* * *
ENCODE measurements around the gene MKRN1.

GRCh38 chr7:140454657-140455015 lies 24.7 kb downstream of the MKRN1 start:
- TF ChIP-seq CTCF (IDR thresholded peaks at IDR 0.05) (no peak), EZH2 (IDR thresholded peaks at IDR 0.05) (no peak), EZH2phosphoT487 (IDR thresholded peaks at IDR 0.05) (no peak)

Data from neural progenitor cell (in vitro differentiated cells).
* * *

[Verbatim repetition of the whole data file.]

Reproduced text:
ENCODE measurements around the gene MKRN1.

GRCh38 chr7:140454657-140455015 lies 24.7 kb downstream of the MKRN1 start:
- TF ChIP-seq CTCF (IDR thresholded peaks at IDR 0.05) (no peak), EZH2 (IDR thresholded peaks at IDR 0.05) (no peak), EZH2phosphoT487 (IDR thresholded peaks at IDR 0.05) (no peak)

Data from neural progenitor cell (in vitro differentiated cells).